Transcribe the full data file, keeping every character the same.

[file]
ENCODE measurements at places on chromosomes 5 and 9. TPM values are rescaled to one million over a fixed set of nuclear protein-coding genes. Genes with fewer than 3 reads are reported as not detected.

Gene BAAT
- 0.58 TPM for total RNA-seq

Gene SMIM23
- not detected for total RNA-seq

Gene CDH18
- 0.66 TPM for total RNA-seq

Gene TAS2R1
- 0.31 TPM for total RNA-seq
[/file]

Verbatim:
ENCODE measurements at places on chromosomes 5 and 9. TPM values are rescaled to one million over a fixed set of nuclear protein-coding genes. Genes with fewer than 3 reads are reported as not detected.

Gene BAAT
- 0.58 TPM for total RNA-seq

Gene SMIM23
- not detected for total RNA-seq

Gene CDH18
- 0.66 TPM for total RNA-seq

Gene TAS2R1
- 0.31 TPM for total RNA-seq